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Blog Home   |   Economic Trends


Blog Home   |   Economic Trends

Weekly Chemistry and Economic Trends (June 5, 2020)

Chemical ShipmentChemical EmploymentISM Manufacturing


Running tab of macro indicators: 4 out of 20

Macro Table

The number of new jobless claims fell to 1.88 million in the week ending 30 May, the ninth week of falling claims. Some 42.4 million people have filed for unemployment since mid-March but keep in mind that half have since found new jobs, been called back, etc. and continuing claims were 21.5 million, up 649,000 from the prior week. This suggests an insured unemployment rate of 14.8% for the week, a level up 0.5 points from the prior week. That said, some people (i.e., discouraged workers) have left the labor market.

Change in Payroll Employment

In a stunning report, non-farm payrolls rose by 2.5 million in May; a decline of 8.0 million was expected. In May, employment rose sharply in leisure and hospitality, construction, education and health services, retail trade, and manufacturing. By contrast, employment in government continued to decline sharply. The unemployment rate declined by 1.4 percentage points to 13.3% in May, and the number of unemployed persons fell by 2.1 million to 21.0 million. Labor force participation improved. Reflecting the effects of the coronavirus pandemic and efforts to contain it, the unemployment rate and the number of unemployed persons are up by 9.8 percentage points and 15.2 million, respectively, since February. These improvements in the labor market reflected a limited resumption of economic activity that had been curtailed in March and April due to the coronavirus pandemic and government lockdown efforts to contain it.

Light Vehicles

Light vehicle sales rose from an 8.73 million unit pace in April (a 50-year low) to a 12.21 million unit pace in May. This was well above expectations, with gains across all segments. Sales of imported vehicles were especially strong. That said, overall sales were still off 29.8% Y/Y. Sales were aided by the lifting of lockdowns as well as a zero-percent financing, which accounted for 24% of transactions, down slightly from 26% in April but still well above the 4% in February. Jobs losses and weak incomes along with tight lending standards will hinder the pace of sales.

With lockdowns and economies slowing to a halt due to the global COVID-19 pandemic, it came as no surprise that U.S. trade flows dropped off dramatically in April. Both exports and imports declined sharply. Goods exports fell 29% to $95.7 billion in April. That was the largest monthly decline in the record of the series (back to 1992). Imports of goods fell 15% to $166.4 billion, the greatest monthly decline since November 2008. The drop-off in exports reflects declines in aircraft and parts, other industrial machinery, crude oil, fuel oil and other petroleum products as well as declines in auto and auto parts. The drop-off in imports reflects declines in autos and parts and other vehicles, semiconductors, electric apparatus, aircraft and parts, pharmaceutical preparations, and cotton apparel and household goods.

Construction spending fell 2.9% in April as building activity slowed during the lockdowns. Many states included construction as an essential activity; however, uncertainty and demands for social distancing delayed activity on many projects. Private residential construction spending fell 4.5% while spending on private nonresidential projects fell by 1.3%. Spending on publicly-funded projects fell by 2.5%. Compared to a year ago, spending on all construction remained ahead by 3.0%.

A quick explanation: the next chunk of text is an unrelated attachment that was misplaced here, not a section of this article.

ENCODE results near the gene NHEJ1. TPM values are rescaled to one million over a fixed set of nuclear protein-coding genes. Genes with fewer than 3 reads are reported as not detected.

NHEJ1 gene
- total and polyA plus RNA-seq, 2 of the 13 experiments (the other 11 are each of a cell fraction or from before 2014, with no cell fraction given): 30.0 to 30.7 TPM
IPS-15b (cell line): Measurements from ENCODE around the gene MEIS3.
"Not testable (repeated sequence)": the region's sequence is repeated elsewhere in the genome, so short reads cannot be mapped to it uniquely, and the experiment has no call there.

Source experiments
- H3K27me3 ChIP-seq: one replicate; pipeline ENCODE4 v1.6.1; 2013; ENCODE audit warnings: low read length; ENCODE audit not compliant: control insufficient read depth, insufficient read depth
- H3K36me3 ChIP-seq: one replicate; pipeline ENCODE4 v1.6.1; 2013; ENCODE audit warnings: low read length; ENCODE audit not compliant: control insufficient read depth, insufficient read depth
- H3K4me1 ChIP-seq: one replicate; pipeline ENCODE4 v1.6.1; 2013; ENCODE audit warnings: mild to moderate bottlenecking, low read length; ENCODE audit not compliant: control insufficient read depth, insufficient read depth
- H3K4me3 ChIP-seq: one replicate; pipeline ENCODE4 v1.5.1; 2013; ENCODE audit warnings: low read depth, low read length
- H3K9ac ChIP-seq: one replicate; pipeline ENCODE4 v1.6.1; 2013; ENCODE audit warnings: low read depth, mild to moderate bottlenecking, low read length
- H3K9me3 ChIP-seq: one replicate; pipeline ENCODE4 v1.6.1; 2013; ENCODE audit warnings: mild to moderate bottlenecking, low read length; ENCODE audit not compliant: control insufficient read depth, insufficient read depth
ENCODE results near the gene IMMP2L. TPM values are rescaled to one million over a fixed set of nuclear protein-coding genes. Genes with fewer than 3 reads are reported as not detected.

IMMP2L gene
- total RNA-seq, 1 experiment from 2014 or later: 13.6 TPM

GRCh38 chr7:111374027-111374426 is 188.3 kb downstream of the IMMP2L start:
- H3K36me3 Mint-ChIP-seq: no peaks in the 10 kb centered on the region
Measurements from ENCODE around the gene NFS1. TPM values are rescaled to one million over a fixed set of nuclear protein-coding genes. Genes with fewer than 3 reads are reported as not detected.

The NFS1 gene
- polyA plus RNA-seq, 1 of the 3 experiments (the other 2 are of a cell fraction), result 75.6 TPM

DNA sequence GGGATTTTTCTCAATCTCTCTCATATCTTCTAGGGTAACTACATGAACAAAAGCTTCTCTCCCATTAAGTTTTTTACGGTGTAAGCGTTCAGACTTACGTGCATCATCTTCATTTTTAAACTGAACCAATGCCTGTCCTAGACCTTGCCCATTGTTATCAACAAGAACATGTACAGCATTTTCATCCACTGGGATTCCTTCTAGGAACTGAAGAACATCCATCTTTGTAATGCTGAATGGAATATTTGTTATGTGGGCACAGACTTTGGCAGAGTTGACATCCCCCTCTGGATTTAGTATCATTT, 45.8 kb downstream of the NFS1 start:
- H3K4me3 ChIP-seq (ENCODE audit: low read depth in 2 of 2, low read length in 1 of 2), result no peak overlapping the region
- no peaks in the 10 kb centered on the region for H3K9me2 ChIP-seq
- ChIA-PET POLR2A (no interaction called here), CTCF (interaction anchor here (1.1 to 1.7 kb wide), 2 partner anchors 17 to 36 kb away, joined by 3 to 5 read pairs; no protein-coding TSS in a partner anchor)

As widely expected, manufacturing activity collapsed in April. New orders for manufactured goods fell 13.0%. There were broad declines across most categories, with some exceptions for communications equipment, electronic components, and ships & boats. Orders for construction materials fell 9.9% and orders for core business equipment were off by 6.1%. Unfilled orders, a measure of the pipeline, continued to ease, down another 1.6%.  Manufacturers’ shipments fell by 13.5%, also with broad declines. There were some gains, however, in audio & visual equipment; electronic components; defense aircraft, communications & navigation equipment; grain processing; pharmaceuticals; and agricultural chemicals. Aggregate manufacturing inventories continued to fall for a fourth consecutive month, edging lower by 0.4%. Compared to a year ago, inventories were off 19.4% while inventories were only lower by 0.7% Y/Y. The inventories-to-sales ratio surged in April to 1.69 from 1.46 in March and 1.40 in February. A year ago, the ratio was 1.38. During the Great Financial Recession, the inventories-to-sales ratio peaked at 1.46 in April 2009. Clearly, a severe imbalance has emerged across many sectors.

The ISM PMI (Institute for Supply Management purchasing manager index) improved by 1.6 points to 43.1, still contracting, just at a slower pace. Production, new orders, and employment remain in strong contraction and order backlogs, exports, imports and prices are falling as well. Supplier deliveries are slowing at a slower rate; raw materials inventories are growing, and customer inventories are deemed too low. Among the big six industries, only food, beverage & tobacco products expanded.

The coronavirus pandemic continued to weigh on global manufacturing in May, with the JPMorgan Global Manufacturing PMI rising 2.8 points 42.4, a contracting level just at a slower pace of decline. The downturn in the headline index was softened by the relative resilience of the China PMI, a measure to be taken with a grain of salt. Global output continued to fall sharply as did new orders and especially exports. Global supply chains continued to be disrupted with supplier lead times lengthening. The ongoing marked downturn in global manufacturing activity led to sharp cutbacks in employment, purchasing and inventories during May.

The ISM Non-Manufacturing Index (NMI) for the U.S. economy rose 3.6 points to 45.4, a still contacting reading but one indicating a slower pace of decline. Most components contracted but supplier deliveries were slow and prices expanded. Four of 18 industries reported growth: agriculture, forestry, fishing & hunting; finance & insurance; public administration; and information.

With coronavirus-induced weakness in most regions offsetting a gain in China, global semiconductor sales eased 1.2% to $34.4 billion in April. Global sales were up 6.1% Y/Y with gains in the Americas, China and other Asia-Pacific. Compared to a year earlier, there was weakness in Japan and Europe. Early in the supply chain and a good leading indicator, the global semiconductor market has shown some signs of resilience to the economic turmoil but significant uncertainty remains.